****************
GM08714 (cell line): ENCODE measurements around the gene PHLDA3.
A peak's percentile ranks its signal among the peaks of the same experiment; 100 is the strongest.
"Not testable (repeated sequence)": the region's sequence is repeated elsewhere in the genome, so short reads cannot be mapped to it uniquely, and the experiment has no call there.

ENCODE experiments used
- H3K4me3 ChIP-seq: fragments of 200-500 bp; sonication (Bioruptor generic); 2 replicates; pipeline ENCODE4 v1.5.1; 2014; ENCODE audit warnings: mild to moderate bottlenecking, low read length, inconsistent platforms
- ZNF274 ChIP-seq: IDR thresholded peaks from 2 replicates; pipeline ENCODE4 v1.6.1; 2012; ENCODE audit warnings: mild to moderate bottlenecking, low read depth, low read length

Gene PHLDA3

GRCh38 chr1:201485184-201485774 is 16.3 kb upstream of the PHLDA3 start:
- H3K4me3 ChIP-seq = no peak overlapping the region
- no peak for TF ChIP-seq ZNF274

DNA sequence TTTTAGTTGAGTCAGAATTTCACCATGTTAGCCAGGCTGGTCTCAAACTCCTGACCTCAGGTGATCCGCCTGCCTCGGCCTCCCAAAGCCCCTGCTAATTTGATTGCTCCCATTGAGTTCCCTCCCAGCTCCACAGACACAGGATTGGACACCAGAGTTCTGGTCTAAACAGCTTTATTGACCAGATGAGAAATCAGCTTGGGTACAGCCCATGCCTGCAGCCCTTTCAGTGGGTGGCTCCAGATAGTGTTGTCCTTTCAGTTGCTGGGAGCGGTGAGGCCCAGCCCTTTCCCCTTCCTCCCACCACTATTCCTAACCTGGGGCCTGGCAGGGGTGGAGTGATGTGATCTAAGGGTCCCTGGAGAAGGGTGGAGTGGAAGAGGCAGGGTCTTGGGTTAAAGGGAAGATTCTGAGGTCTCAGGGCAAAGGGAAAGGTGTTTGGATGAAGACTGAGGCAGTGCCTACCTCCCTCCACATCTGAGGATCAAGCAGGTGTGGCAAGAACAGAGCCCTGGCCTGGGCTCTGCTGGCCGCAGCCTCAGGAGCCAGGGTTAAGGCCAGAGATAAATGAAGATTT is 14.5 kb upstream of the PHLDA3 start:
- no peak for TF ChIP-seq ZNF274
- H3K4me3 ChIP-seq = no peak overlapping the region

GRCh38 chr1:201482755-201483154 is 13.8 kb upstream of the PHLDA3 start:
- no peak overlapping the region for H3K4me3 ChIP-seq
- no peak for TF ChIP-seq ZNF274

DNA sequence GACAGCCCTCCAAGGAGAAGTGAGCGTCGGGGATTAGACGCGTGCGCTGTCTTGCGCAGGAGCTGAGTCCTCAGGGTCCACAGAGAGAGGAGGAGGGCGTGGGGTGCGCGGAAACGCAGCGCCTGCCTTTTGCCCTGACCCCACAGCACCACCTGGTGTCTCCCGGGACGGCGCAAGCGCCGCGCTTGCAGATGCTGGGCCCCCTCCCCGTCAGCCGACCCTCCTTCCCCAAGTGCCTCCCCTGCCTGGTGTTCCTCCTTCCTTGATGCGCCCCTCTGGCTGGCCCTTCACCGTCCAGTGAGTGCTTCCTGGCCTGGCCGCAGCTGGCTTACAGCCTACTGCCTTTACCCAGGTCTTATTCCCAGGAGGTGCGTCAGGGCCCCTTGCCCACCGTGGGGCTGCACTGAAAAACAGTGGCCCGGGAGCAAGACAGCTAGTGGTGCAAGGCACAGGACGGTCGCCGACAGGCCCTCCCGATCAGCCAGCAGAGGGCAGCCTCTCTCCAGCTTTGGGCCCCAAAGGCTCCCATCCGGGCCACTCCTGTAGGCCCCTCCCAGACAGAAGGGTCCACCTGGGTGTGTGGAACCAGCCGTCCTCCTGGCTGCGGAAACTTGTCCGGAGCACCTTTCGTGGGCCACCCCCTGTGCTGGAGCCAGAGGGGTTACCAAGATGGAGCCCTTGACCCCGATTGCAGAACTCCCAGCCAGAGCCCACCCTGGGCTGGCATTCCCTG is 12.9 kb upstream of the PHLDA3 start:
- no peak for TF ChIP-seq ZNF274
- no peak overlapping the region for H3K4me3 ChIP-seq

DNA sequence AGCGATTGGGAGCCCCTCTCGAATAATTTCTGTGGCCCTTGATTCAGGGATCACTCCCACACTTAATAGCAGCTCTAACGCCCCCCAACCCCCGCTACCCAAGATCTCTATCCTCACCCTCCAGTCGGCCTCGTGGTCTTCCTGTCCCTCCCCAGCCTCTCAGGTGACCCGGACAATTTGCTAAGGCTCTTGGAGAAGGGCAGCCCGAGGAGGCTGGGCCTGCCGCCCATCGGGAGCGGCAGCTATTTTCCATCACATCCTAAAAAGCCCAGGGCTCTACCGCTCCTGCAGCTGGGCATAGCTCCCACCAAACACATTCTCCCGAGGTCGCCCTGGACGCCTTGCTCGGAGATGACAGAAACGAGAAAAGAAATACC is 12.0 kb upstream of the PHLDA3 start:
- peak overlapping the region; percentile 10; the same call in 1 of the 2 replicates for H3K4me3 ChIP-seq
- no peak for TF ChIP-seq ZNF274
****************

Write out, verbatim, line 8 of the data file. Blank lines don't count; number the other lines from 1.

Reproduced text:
GRCh38 chr1:201485184-201485774 is 16.3 kb upstream of the PHLDA3 start: